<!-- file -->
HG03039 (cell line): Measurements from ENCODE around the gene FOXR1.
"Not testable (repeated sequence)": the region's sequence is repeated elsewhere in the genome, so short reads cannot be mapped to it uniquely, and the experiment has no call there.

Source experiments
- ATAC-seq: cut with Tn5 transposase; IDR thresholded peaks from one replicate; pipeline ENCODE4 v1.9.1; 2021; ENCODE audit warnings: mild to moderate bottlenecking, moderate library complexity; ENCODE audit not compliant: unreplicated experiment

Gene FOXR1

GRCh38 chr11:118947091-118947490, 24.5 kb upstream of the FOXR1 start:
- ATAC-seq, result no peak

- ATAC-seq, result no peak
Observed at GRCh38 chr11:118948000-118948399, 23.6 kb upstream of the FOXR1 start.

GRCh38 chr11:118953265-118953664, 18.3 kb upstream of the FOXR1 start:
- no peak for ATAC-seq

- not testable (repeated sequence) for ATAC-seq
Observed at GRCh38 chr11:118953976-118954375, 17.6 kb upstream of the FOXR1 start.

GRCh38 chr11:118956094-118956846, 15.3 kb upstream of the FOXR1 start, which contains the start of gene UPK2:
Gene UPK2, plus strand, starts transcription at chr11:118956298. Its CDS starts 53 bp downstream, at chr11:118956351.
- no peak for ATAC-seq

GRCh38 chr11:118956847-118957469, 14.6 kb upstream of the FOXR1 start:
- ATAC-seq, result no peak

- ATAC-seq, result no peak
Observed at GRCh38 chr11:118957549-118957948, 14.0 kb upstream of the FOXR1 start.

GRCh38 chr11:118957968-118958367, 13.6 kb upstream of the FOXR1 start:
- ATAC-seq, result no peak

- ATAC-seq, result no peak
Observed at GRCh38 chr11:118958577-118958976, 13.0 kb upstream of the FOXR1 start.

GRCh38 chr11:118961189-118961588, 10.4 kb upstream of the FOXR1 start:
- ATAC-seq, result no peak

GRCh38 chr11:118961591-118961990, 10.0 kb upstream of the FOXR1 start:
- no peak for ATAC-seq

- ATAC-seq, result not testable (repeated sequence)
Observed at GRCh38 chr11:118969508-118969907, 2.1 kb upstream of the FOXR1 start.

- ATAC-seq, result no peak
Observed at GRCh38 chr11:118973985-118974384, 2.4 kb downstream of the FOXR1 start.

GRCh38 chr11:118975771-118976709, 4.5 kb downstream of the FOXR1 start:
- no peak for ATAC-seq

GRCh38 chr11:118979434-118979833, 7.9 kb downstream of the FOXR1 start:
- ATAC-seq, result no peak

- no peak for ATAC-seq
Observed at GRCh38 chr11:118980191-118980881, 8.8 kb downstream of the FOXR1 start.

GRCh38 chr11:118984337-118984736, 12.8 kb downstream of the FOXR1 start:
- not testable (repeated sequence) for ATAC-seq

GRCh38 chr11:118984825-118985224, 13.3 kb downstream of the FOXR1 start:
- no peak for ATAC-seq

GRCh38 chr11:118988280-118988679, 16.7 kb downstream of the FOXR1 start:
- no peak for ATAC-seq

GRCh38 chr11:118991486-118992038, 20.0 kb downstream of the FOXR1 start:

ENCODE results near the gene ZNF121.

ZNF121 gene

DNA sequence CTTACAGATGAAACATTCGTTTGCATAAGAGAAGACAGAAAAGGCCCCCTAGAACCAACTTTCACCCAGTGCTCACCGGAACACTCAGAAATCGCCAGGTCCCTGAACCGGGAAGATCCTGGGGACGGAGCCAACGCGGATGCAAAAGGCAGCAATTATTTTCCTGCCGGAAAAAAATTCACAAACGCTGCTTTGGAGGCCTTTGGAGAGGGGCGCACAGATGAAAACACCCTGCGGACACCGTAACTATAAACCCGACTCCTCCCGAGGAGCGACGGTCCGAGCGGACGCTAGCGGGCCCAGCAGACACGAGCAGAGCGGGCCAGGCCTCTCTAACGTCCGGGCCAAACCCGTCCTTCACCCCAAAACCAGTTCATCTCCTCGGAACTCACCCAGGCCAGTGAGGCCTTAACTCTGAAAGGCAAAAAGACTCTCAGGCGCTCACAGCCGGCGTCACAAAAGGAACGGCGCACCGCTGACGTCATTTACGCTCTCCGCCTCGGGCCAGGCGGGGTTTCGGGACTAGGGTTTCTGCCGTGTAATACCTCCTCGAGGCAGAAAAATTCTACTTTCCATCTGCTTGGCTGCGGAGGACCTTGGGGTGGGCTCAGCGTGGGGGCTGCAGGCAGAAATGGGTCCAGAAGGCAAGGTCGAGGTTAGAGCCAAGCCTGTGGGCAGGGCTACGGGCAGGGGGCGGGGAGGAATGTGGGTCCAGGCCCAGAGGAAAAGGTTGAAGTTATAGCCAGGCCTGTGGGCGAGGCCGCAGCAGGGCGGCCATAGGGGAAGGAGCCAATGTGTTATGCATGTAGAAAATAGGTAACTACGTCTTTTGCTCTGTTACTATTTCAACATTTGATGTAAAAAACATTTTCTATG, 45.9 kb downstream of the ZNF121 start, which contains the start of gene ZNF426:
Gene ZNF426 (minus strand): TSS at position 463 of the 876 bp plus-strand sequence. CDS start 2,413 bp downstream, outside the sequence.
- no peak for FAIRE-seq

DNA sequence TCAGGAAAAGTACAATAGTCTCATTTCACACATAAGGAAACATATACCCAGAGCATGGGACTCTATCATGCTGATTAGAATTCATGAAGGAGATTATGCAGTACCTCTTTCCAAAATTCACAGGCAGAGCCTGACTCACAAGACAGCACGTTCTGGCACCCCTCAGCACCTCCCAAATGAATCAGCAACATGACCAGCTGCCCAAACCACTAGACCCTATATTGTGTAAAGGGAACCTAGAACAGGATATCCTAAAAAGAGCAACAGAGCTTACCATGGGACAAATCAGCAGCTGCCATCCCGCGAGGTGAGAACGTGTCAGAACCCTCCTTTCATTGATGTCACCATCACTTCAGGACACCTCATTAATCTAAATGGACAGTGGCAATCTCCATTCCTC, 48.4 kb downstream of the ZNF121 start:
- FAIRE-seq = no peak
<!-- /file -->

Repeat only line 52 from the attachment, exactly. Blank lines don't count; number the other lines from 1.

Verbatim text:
- FAIRE-seq = no peak